Use of pesticides, as part of an Iintegrated Pest Management (IPM) programme, is important and necessary to control pests that can be harmful to humans, destroy crops, cause damage to buildings and cause distress. Legislation ensures they are used responsibly and in a targeted way.
Resistance to pesticides has occurred, although sometimes it is due to poor pest control practices. India’s insecticide resistance crisis is well documented and as a response, there has been a lot of success in using indigenous microorganisms and natural enemies to develop plant protection tools for local farmers. There is a lot of expertise and support for biopesticide use in India.
Local research institutes, NGOs and others have played active roles in promoting and developing these safe and cheap crop protection technologies and a flexible regulatory system has contributed to the success. Indeed it has been Government policy since the mid-1980s to use non-chemical and biological control as a means to overcome resistance in India. More controls have recently been applied, however – possibly in in response to poor quality biopesticide products appearing on the market.
In Europe, the regulatory bodies in the biocide sector are beginning to look at rodenticide resistance mapping as a means of quantifying the issue, develop the sustainable use policy further and ensure pesticides remain effective for longer.
Water is a precious resource that is in short supply in many parts of the world.
Water companies are working hard on sustainability by driving down leakage, promoting use of water-efficient appliances and advising how to save water. For example, turning the tap off while brushing your teeth can save 6 litres per minute and a short shower uses a third of the water used in a bath. The use of water butts and rainwater can help conserve water in the garden, and soapy water from the kitchen sink is perfectly usable on plants.
Sustainable use of batteries
Batteries are the workhorse technology behind all the essential portable technology used in our connected and powered world, ranging from mobile phones, electronic toys and portable lighting to household gadgets such as vacuum cleaners, drills and garden tools. Recently there has been a rapid increase in the use of electric vehicles and renewable energy storage and soon there may be even electric passenger planes.
Single-use batteries remain available, but rechargeable battery technology has been slowly improving since the advent of the lead-acid battery and now the lithium ion battery. Rechargeable batteries are relatively cheap to buy but only last a few years before they need to be replaced, however.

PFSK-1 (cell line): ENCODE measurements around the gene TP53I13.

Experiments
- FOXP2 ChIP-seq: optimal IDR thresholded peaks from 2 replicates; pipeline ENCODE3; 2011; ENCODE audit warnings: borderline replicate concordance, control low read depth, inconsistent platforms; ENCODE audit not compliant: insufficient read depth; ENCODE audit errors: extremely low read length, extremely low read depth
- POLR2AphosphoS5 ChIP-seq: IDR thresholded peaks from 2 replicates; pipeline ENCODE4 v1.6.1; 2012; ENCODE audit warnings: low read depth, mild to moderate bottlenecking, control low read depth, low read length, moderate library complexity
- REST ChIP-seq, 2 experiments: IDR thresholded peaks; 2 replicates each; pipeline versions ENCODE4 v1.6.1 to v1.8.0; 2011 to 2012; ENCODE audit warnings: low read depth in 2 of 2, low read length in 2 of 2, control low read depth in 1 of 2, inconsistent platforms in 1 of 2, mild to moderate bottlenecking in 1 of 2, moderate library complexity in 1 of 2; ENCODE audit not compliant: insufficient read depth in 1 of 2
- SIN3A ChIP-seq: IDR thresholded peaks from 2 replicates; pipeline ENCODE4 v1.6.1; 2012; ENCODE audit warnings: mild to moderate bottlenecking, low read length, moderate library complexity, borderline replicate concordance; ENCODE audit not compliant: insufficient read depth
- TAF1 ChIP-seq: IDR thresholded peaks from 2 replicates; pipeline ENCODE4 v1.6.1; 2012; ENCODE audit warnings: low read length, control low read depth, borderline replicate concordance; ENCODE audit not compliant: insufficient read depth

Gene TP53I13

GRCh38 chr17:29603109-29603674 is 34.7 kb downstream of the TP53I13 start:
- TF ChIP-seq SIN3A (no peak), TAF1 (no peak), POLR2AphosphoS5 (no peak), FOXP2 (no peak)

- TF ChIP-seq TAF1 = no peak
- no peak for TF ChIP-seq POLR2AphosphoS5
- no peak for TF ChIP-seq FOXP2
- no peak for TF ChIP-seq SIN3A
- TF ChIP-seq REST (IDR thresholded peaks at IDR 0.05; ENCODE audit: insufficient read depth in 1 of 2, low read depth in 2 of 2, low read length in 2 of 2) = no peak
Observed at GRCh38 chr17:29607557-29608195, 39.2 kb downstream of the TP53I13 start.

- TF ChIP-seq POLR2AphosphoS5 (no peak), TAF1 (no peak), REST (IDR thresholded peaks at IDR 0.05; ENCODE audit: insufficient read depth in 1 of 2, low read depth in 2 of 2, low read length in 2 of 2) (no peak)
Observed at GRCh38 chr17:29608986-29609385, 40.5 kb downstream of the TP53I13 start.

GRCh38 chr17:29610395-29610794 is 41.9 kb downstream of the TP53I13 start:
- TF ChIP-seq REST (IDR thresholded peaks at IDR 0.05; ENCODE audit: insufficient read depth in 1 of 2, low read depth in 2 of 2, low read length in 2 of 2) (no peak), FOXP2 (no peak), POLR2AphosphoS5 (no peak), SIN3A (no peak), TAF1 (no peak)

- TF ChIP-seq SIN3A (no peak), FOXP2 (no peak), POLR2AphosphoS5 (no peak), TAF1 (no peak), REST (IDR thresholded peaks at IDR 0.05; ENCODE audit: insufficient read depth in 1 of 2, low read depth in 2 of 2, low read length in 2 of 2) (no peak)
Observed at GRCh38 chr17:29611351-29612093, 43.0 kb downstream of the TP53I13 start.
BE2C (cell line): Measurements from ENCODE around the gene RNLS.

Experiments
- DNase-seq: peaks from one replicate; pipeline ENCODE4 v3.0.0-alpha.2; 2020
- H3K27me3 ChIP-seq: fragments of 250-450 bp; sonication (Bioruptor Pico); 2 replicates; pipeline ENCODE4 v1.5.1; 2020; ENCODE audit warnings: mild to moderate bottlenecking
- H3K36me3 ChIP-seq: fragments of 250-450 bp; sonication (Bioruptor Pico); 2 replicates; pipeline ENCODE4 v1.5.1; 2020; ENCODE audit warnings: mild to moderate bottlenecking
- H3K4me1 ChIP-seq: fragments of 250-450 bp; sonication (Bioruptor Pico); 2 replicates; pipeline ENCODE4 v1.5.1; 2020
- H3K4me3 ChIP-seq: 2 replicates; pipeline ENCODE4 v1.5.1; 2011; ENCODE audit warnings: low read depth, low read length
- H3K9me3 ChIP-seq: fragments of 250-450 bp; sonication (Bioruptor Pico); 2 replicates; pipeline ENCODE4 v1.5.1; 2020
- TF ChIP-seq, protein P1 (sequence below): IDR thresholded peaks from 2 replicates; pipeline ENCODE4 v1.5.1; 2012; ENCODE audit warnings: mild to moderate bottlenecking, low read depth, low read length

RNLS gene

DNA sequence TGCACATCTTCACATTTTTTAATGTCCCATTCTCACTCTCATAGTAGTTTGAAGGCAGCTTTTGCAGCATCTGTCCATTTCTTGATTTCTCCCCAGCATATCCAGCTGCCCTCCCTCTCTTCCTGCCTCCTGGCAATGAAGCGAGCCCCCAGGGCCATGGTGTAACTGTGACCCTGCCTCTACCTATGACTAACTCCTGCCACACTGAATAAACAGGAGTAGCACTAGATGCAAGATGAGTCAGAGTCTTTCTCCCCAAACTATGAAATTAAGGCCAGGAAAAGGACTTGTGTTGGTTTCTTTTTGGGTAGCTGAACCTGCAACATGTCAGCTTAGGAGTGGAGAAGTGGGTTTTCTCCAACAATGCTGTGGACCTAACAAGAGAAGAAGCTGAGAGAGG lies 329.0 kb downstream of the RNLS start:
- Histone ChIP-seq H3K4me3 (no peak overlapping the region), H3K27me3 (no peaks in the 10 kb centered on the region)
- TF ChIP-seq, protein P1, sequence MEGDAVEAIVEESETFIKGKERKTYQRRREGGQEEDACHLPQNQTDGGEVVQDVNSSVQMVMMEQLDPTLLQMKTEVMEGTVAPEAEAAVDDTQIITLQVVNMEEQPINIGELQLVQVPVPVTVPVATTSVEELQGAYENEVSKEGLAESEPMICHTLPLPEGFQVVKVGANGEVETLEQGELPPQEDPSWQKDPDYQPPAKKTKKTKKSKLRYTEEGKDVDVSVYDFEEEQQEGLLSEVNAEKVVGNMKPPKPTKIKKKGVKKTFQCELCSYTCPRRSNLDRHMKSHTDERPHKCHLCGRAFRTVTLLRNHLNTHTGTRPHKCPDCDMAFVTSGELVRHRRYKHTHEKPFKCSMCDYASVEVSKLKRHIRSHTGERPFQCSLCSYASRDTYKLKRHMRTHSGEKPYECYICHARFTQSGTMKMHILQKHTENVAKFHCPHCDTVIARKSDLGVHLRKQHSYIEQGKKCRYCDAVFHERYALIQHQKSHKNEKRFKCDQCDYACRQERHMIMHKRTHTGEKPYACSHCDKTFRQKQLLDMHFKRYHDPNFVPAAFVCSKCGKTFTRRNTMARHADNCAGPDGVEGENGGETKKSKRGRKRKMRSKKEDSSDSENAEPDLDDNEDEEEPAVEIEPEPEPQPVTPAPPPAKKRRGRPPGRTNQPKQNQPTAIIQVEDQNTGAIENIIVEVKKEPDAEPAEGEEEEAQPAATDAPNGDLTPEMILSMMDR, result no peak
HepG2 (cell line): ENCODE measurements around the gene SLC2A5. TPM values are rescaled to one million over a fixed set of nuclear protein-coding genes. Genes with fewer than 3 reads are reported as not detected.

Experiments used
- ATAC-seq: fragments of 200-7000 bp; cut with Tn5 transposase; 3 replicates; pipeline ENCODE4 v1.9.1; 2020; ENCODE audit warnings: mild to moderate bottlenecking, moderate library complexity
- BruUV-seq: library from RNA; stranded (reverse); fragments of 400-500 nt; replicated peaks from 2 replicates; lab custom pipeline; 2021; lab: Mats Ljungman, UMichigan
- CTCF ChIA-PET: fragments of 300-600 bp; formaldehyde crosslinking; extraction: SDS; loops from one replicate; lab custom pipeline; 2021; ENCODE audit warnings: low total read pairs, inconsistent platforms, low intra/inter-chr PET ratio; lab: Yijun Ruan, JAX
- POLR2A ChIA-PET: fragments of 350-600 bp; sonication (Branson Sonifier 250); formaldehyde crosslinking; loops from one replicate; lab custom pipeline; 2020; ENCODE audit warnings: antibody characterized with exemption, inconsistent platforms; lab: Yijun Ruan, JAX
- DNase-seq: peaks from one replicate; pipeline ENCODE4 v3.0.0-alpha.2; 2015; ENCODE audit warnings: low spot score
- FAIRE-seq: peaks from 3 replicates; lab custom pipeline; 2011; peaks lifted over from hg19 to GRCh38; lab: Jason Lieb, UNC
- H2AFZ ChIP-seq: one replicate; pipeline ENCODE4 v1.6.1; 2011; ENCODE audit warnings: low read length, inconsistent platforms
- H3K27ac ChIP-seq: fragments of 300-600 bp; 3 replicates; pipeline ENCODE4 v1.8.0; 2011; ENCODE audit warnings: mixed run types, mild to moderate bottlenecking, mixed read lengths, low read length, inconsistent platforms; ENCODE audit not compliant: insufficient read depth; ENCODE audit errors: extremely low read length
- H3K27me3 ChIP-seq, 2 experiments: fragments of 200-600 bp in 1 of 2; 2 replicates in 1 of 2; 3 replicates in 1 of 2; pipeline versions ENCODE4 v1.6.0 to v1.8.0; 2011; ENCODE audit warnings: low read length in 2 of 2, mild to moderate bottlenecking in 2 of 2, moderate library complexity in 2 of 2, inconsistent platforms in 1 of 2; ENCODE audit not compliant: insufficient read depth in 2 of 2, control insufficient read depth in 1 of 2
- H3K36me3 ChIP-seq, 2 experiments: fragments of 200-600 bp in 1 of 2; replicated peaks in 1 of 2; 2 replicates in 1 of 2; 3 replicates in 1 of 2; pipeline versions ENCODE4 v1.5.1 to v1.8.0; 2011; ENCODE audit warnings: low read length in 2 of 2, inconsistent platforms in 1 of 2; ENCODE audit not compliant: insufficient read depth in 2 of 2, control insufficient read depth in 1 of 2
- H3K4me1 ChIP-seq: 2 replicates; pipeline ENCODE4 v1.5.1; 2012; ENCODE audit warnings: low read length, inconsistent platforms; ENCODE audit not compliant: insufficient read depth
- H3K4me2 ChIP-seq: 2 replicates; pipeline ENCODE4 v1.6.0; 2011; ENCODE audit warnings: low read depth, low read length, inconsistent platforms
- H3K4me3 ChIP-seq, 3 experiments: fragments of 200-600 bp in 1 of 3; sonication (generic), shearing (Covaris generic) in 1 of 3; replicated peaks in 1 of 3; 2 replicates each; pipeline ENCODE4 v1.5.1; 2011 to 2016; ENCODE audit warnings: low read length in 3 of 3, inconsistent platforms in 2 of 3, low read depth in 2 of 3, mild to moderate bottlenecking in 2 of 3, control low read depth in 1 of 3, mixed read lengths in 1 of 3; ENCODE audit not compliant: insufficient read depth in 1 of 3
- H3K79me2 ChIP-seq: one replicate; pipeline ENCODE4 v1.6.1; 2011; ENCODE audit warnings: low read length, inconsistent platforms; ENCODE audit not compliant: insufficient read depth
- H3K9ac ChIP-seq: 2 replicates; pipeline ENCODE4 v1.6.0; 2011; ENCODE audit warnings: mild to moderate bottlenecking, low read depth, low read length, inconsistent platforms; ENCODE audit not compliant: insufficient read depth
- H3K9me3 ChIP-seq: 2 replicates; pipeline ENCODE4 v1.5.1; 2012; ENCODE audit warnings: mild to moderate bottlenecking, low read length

All batteries have toxic elements that need special handling after use, however, especially the highly toxic cadmium in nickel- cadmium batteries. While the rechargeable lithium ion battery is here to stay in the medium term, there is a lot of research going into new battery technologies to increase capacity, reduce recharge time and improve sustainability of the materials used.
Sustainable use of detergents and cleaning products
Many household cleaning products are formulated to enter the drain and into wastewater. As a result, the soap and detergent industry is committed to improve sustainability and encourage consumers to adopt more sustainable ways of cleaning, washing and household maintenance.
For example, there is EU legislation setting minimum levels for degradability of detergents in the environment. Advances in technology have also resulted in more sustainable products, such as soaps that are more concentrated, two products combined and refillable packaging.
These improvements require less energy to manufacture and transport, while refillable re-usuable packs and those that can be recycled minimises environmental impact.
Protecting the planet
Sustainability is an important issue to ensure that our use of the planet does not lead to the long- term decline of biological diversity and the environment. Technology plays a key part in finding economically viable and environmentally sound solutions for protecting public health. Legislation will also play its part but it is quite uplifting to see there is a lot being done on a voluntary basis because most understand the need to support long- term solutions while protecting the planet.